Another Successful Drive: Donations for the Rosebud Reservation
The story of the annual trip to the Rosebud Indian Reservation in South Dakota goes back long before Mercer got involved. The lead organizer, Donna Bowling, told the story of how it started: “Well, about 26 years ago there was an 11-year-old girl from St. Joe’s Children’s Home that heard there were American Indians starving and freezing, and she wouldn’t let it go until we investigated.” When she wasn’t volunteering at St. Joe’s, Donna was working at Plehn’s Bakery, and the little girl asked Donna to “Please send your doughnuts to them.”
The little girl had learned about the conditions in South Dakota by attending a Native American powwow at the Bullitt County Fairgrounds, just outside Louisville, KY. A Cherokee woman named Sharon sold craftwork at the powwow, sending the proceeds to help the elderly at Rosebud and Pine Ridge Reservations. The Rosebud Reservation is the home of the Sicangu Lakota Oyate, or Burnt Thigh People. Sharon talked openly about the hardships of reservation life as well as Native American culture. The summer after that powwow, a St, Joe’s house parent took 2 foster kids on a road trip to see the Rosebud Reservation for themselves. At the next St. Joe’s Picnic, they told Donna, “You’ve got to go, you’ve got to go! You’ve got to see for yourself.”
The next summer marked Donna’s first trip out to Rosebud and their first donation drive for the Rosebud Reservation, 24 years ago, with Donna renting a U-Haul truck. The donation drives quickly got bigger, from one year to the next. “We went from that 15’ truck the first year, to a 26’ truck, then the following year, two 26’ trucks. Then we needed another one so added another 15’ truck. So, I was spending $5,000 a year out of my pocket, trying to raise money without my husband knowing about it,” Donna said, laughing about the last part.
Upgrading to Dry Van Trailers
Of course, running a caravan of U-Haul trucks requires a lot of fuel and multiple drivers. Providing food for drivers became another expense, and the drive kept getting bigger.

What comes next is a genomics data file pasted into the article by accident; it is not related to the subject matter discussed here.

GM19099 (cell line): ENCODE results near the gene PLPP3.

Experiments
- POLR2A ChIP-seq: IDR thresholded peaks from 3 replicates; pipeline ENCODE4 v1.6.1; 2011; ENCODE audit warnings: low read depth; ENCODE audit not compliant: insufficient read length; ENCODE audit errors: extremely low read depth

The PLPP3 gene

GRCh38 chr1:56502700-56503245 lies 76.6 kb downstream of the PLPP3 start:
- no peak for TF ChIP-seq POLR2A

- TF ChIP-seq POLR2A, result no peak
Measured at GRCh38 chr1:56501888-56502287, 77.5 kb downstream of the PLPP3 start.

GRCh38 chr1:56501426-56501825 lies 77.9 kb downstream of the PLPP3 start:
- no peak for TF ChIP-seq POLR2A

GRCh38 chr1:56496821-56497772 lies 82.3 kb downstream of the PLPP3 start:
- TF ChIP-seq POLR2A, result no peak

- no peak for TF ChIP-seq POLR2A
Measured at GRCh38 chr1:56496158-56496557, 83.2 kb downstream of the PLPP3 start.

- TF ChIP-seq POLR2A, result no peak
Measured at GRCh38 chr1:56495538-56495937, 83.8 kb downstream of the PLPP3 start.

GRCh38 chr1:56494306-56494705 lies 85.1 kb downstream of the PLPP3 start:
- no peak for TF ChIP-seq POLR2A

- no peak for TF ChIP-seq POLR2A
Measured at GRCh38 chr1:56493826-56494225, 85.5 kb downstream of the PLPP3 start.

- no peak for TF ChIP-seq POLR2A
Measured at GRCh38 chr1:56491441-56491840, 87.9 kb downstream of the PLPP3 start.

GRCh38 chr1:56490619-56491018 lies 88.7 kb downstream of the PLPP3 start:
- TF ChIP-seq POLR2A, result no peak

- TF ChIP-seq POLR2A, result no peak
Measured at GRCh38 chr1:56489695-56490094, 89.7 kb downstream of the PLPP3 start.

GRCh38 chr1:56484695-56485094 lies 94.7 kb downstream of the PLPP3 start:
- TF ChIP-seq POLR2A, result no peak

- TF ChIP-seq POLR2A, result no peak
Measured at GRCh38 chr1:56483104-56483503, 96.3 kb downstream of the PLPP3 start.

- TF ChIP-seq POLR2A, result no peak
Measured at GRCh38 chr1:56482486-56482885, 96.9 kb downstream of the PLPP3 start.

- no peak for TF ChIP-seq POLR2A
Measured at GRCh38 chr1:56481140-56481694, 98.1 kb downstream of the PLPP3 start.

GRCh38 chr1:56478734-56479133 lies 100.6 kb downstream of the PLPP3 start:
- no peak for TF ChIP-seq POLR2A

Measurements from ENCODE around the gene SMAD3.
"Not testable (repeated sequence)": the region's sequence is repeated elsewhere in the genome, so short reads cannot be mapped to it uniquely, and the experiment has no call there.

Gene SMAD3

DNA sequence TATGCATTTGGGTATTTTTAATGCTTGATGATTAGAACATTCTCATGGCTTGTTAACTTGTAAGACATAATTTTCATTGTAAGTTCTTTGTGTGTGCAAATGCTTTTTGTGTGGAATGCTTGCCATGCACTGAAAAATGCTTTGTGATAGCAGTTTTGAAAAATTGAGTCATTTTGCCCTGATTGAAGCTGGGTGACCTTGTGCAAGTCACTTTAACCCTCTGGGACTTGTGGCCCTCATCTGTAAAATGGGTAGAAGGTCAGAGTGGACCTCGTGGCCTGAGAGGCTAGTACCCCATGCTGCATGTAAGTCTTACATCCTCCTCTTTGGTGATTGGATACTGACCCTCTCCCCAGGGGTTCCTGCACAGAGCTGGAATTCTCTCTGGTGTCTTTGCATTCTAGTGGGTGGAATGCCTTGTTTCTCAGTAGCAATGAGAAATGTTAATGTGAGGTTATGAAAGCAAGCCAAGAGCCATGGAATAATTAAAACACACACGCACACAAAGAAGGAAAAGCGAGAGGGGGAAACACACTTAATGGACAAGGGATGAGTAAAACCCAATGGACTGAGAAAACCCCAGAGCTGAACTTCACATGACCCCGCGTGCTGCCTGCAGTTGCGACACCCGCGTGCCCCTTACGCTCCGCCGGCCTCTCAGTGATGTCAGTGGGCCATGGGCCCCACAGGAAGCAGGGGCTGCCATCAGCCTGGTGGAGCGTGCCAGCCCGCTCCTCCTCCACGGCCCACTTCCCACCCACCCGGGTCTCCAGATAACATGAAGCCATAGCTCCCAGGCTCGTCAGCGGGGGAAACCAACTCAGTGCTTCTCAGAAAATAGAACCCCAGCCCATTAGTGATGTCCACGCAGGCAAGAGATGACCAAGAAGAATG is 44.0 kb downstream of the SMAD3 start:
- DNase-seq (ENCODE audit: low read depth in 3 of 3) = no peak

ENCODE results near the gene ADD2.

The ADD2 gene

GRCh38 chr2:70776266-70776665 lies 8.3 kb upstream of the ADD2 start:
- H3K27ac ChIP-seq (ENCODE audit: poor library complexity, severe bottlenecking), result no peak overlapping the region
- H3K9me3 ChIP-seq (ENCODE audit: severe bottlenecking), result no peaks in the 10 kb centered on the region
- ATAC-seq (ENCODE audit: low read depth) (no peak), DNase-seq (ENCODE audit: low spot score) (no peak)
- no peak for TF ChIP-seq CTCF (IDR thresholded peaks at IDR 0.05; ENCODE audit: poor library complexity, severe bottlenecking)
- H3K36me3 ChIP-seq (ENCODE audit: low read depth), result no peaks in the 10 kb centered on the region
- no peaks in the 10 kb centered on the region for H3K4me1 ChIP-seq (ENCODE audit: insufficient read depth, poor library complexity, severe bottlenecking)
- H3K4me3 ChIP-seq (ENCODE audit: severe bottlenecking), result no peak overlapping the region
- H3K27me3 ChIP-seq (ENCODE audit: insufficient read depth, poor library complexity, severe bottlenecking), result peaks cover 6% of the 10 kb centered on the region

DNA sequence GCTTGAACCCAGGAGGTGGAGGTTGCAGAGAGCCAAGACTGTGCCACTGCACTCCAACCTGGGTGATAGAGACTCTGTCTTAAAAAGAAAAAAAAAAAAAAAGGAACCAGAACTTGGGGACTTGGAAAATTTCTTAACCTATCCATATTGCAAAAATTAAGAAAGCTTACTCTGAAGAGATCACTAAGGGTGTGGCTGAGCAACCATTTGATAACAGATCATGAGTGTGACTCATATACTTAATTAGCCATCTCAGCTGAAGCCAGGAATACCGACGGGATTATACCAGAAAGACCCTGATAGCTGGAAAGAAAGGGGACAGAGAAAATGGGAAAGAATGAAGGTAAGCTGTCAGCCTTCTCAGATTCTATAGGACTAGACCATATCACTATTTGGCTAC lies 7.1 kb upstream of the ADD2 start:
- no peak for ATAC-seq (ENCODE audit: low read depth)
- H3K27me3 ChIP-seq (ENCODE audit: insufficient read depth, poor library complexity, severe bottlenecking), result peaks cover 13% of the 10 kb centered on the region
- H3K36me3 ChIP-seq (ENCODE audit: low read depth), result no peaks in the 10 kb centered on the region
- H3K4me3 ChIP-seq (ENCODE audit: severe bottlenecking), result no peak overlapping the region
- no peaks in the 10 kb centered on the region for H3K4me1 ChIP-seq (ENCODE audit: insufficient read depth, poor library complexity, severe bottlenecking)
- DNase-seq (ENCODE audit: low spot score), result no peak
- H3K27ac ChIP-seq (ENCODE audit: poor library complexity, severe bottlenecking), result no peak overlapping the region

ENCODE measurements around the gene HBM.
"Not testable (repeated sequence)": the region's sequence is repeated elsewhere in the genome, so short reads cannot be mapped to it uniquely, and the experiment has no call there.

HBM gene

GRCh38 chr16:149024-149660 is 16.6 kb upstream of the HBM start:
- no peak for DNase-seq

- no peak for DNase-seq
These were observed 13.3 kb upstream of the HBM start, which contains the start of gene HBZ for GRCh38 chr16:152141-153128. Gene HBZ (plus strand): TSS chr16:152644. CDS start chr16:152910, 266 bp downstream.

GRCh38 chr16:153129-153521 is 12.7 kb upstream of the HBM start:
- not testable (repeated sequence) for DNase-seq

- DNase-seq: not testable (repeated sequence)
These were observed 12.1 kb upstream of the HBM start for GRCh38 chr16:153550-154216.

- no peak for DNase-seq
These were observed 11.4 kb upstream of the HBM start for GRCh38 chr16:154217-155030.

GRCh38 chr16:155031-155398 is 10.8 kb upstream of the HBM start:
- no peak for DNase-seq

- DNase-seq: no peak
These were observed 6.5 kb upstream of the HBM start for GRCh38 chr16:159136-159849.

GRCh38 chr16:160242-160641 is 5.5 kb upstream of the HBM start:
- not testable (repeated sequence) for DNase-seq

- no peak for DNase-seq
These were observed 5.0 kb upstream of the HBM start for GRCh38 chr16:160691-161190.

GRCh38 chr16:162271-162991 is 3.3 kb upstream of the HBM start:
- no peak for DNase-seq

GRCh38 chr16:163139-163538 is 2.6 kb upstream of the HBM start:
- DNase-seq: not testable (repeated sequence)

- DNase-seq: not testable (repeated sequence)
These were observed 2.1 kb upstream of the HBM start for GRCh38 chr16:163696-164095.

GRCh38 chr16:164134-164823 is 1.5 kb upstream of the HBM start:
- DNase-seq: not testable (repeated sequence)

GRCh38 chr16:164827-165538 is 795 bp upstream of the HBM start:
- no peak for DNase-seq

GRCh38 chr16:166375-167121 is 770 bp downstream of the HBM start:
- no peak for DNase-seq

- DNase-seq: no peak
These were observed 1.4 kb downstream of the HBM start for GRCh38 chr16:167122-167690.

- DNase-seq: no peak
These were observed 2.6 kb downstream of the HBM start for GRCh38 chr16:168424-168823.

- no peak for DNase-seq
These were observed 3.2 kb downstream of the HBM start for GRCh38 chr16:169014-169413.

It didn’t take many years to outgrow the U-Haul caravans, but booking a semi can be intimidating for a person unfamiliar with the industry. “My first attempt, I had to go down a gravel road in the middle of nowhere, to line up a truck and driver. I had my mother drive me because I was so nervous,” Donna laughed. “It was very scary.” Donna’s daughter, Emily, eventually took over managing the annual donations, and she has dealt with a whole series of trucking companies. She noticed how some of the tailers arrived dirty with foul odors. Rainy conditions sometimes made it difficult to unload on a tight schedule.
Contacts on the Reservation
Donna and Emily’s primary contact at the Rosebud Reservation is Marian One Star, who distributes donations among the reservation’s 23,000 residents. Marian’s daughter, Jessie, works as a pharmaceutical tech. Any donated medical supplies are marked with a star and set aside for the hospital or nursing home. The 2022 load included hundreds of adult Depends, potty chairs, canes, and walkers. After the truck arrives at Rosebud and gets unloaded by hand, everything is picked up within the next eight hours.
Families on the reservation tend to live in mobile homes owned by the US Department of Housing and Urban Development. Donna described them as 5-bedroom homes with “very small rooms with a small kitchen, small dining area and a living room. 25-30 people live in one house.” Between the cost of rent and propane, multiple families move in together, especially during winter, and so many of the neighboring homes may be boarded up.
Annual donations often include furniture and appliances that are hard to find in the community, like bedding, mattresses, dishes, microwaves, and toaster ovens. Coffee pots and towels are especially popular. Donna and Emily have moved away from sending food with donations, although some canned goods were sent in the past. It’s too hard to predict the number of days and temperatures during transit, risking spoilage. Instead, Donna has set up alternatives, like a small monthly shipment of coffee for Marian to include with care packages for the elderly.
Mercer’s Supporting Role